A DIFFERENT STORY
Barrand was at his home, when the Vindavians swept through his nation. He ate his breakfast in solitude; hearing no sounds of his fellow kinsmen. He knew well that the south men had either slaughtered or driven off the people of his village, but as they could not be bothered with the likes of a blind potter; they left him in peace. Now all that remained of the tribe of the Mudeye, were his dog and himself.
He reached down to pat the huge head of the brown beast, sitting beside him; his hand groped uncertainly before finding her.
‘You love me, Hythga; do you not?’ he said; rubbing her floppy ears with both hands.
‘Love.’ He guffawed.
Bards over the centuries had complicated its meaning with florally speech. The concept was really quite simple; love was loyalty. It was a matter of sticking with the other person; no matter what.
The potter stood and began to make his way to the door. A sound nudged his ears just beyond; incurring a growl from beside his leg. Barrand crouched in the open doorway; looping an arm over Hythga’s neck. She struggled against him, threatening to lurch forward, when the potter heard the whisper of a blade leaving its sheath.
‘No!’ he bellowed; pushing the animal back inside and closing the door.
‘A prudent move; Nusallean.’ The voice said, replacing the sword in its home. ‘I would have cleaved the beast’s skull to the teeth.’
‘I hear the “clink” of mail on you and a Vindavian accent.’
‘Keen ears.’ the Vindavian commented. ‘But I am no longer a soldier. Now; I am merely mmm… an opportunist.’
‘A deserter and a looter.’ Barrand sat flatly.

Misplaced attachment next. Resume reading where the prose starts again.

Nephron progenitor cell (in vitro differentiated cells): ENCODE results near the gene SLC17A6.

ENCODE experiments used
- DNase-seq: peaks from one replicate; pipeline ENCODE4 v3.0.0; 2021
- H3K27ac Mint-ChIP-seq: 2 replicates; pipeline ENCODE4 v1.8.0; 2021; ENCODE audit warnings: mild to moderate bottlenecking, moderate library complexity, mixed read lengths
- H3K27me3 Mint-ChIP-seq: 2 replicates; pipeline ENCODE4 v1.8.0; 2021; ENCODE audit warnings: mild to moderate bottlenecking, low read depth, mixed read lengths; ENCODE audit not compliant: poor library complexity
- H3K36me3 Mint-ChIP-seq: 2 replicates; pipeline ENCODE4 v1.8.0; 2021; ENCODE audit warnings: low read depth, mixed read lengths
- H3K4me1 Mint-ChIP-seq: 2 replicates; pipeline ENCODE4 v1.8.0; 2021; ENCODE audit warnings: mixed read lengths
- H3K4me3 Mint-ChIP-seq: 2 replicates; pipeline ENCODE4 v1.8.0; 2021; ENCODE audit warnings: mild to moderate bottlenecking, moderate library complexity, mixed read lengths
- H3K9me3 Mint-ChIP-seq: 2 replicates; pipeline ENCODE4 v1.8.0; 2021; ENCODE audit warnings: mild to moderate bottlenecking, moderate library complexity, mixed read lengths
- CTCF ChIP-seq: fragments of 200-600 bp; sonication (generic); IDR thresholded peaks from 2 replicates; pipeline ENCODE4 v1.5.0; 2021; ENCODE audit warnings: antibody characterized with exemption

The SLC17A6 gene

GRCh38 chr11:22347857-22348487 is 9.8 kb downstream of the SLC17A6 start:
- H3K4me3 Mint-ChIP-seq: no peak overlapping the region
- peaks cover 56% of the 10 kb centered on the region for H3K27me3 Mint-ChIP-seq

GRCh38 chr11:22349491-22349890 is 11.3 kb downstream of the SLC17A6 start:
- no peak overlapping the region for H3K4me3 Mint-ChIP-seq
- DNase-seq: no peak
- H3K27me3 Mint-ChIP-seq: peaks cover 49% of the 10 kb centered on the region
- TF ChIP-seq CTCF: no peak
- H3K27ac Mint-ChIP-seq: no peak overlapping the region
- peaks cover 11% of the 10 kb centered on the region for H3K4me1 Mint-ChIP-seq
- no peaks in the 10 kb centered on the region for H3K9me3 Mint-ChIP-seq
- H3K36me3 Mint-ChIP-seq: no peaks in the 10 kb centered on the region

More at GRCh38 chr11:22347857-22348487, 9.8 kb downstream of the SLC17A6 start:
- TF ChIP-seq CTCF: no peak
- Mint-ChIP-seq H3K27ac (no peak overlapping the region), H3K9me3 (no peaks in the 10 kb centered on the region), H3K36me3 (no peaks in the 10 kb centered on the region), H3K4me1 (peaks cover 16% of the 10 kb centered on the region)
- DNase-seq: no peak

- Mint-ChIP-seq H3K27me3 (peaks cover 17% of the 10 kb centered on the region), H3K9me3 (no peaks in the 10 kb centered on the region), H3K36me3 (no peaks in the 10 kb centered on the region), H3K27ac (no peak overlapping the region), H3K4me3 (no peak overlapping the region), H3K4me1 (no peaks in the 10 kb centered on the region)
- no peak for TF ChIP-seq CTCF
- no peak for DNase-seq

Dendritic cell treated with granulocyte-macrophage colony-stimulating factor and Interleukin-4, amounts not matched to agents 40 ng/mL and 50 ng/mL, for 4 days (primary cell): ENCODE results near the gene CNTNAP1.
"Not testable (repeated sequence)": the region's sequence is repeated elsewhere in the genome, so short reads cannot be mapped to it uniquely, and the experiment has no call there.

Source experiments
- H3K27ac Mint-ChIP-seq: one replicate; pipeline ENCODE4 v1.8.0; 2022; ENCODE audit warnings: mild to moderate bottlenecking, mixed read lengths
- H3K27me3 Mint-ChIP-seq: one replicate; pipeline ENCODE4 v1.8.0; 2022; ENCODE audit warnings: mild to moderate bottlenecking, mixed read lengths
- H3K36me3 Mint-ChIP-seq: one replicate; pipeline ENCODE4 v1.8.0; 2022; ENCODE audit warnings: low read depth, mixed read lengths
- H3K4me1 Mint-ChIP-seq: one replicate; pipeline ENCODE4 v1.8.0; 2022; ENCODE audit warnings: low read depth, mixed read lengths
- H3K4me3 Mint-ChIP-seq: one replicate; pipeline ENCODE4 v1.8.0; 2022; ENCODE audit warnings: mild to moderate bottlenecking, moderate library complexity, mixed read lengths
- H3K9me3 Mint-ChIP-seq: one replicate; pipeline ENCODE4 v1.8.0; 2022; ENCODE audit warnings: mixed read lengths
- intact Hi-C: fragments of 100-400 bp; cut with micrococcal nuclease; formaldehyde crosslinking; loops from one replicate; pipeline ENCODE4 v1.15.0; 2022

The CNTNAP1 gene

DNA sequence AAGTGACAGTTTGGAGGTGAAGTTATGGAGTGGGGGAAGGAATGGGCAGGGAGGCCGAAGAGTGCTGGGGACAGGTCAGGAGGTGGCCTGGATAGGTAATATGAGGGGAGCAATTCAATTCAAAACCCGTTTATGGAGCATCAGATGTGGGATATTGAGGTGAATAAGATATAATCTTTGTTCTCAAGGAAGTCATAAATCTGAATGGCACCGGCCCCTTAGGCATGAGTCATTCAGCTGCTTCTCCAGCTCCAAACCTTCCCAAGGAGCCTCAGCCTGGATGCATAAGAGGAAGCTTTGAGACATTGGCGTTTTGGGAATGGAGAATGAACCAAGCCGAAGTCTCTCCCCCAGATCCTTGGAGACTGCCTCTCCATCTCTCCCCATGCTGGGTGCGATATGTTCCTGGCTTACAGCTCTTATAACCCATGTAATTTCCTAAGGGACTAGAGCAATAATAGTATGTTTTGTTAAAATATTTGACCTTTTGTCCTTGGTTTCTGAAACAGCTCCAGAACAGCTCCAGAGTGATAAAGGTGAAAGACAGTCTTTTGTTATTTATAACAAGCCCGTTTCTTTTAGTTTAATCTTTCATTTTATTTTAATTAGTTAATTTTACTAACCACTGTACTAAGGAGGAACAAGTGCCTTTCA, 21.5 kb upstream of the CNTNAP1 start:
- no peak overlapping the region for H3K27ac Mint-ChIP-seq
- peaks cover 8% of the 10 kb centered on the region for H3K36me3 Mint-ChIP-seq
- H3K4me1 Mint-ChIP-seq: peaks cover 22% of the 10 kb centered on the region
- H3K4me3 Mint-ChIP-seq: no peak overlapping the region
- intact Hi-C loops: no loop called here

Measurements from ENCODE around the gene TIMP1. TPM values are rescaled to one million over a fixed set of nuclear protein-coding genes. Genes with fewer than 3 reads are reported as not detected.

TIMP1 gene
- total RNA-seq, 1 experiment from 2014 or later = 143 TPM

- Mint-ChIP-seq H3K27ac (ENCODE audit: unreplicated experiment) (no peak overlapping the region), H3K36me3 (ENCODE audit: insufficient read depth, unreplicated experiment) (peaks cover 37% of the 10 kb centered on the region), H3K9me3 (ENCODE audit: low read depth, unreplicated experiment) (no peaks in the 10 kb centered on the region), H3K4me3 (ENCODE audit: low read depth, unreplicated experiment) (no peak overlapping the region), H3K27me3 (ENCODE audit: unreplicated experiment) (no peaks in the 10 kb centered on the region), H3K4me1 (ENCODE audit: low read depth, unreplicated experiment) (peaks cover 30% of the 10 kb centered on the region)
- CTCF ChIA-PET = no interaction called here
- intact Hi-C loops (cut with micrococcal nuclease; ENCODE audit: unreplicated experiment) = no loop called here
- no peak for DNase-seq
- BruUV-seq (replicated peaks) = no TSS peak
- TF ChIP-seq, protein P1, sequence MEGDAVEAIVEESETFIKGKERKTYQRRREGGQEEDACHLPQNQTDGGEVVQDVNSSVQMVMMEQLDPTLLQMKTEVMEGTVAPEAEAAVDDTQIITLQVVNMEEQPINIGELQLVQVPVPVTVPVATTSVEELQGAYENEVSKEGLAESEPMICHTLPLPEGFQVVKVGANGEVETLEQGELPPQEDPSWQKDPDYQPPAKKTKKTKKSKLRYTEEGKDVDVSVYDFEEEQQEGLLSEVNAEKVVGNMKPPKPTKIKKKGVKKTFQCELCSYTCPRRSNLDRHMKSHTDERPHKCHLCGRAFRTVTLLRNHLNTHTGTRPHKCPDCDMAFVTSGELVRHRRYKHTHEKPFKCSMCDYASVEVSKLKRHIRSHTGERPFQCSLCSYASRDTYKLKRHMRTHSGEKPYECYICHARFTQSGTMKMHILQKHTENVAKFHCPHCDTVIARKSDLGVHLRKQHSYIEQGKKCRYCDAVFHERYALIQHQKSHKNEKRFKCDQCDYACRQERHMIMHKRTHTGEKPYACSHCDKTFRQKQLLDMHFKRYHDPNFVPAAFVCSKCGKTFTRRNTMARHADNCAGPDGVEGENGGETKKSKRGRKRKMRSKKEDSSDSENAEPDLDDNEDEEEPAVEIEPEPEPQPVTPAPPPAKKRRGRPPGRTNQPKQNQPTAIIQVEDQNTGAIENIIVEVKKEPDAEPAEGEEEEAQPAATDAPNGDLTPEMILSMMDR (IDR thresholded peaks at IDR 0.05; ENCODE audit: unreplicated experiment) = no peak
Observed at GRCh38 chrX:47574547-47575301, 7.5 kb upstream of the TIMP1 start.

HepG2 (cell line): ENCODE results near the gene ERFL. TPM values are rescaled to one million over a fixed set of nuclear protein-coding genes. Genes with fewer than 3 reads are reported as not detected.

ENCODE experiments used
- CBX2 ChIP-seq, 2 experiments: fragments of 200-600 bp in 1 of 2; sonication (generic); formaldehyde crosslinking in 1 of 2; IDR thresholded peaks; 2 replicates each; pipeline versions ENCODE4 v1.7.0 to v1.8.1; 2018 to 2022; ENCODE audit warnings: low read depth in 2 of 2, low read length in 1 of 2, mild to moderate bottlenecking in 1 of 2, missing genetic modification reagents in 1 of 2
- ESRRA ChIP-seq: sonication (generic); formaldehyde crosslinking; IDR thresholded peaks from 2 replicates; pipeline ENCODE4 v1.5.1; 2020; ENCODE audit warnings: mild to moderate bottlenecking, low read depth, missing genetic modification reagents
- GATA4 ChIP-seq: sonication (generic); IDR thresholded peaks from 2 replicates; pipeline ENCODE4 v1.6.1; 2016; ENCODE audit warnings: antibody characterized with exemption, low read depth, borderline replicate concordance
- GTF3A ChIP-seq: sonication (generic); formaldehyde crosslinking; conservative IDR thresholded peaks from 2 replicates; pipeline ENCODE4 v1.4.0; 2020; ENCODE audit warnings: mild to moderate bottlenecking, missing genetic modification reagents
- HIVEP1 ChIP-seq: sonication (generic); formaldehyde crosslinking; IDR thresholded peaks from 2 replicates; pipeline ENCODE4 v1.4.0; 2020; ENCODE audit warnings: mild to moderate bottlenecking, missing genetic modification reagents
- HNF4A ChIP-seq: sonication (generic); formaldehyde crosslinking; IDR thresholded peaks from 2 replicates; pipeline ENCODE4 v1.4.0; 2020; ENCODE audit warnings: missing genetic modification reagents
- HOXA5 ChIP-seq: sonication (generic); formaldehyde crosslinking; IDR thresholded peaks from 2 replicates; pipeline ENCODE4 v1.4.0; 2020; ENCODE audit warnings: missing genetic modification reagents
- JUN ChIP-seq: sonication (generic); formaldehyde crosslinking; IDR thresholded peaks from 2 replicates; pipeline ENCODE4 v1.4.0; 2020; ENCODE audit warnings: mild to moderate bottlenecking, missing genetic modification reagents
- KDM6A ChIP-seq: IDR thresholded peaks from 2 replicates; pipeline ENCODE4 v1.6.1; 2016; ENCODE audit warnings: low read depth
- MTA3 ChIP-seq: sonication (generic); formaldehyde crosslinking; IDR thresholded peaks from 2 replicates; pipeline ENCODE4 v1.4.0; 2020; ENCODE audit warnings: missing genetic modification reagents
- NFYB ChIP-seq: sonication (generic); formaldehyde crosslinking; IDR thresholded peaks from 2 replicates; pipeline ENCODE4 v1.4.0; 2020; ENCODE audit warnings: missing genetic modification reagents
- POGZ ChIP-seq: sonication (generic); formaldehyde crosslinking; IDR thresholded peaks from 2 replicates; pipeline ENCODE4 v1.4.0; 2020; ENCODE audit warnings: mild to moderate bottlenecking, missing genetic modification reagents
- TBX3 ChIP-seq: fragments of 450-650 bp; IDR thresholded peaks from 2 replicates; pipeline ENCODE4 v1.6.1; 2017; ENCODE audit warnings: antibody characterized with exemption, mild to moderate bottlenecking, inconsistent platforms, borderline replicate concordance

The Vindavian laughed but it was not a sound filled with humor.
‘Now; let us see what treasures your village has left behind.’
‘There is nothing; others like you have been here before. The Mudeye have been pillaged three times before you came.’
‘Then I will take what little compensation I can.’ The deserter said; this time taking the sword from its sheath.
Barrand felt the cold edge of the weapon pressed gently against his temple.
‘As all deserters; you are no more than a coward.’
The blind potter felt the blade being pulled away; sensing the tension in the other man’s shoulders.
‘Wait…! Would you be so brave without your sword and mail?’
‘What foolishness is this?’ the swordsman sneered.
‘I say that if you would strip off your mail shirt and drop your sword; it would be a very different story.’ Barrand stated defiantly, yet visibly trembled.
The laughing returned; mocking laughter, the potter was sure.
‘As you would have it then.’
The potter heard the exertions of the Vindavian divesting himself of the steel garment and the metallic “thud” of it striking the porch by his feet. Barrand felt his hand being taken hold of and pulled forth to feel the hilt of the foreign blade. His hand was then brutally slapped aside, sending the weapon to fall; nudging against the side of his foot. Barrand kicked the sword to what he hoped would be far from either man; when he was taken hold of by the throat. He felt himself shoved backward; to slam heavily against the door of his home.
A grin drifted over the potter’s face. In the moments silence which followed; Barrand could imagine the consternated expression of the Vindavian.
His hand deftly lifted the latch and pushed open the door to the sound of a menacing growl.
‘Did I not warn you that it would be a different story?’
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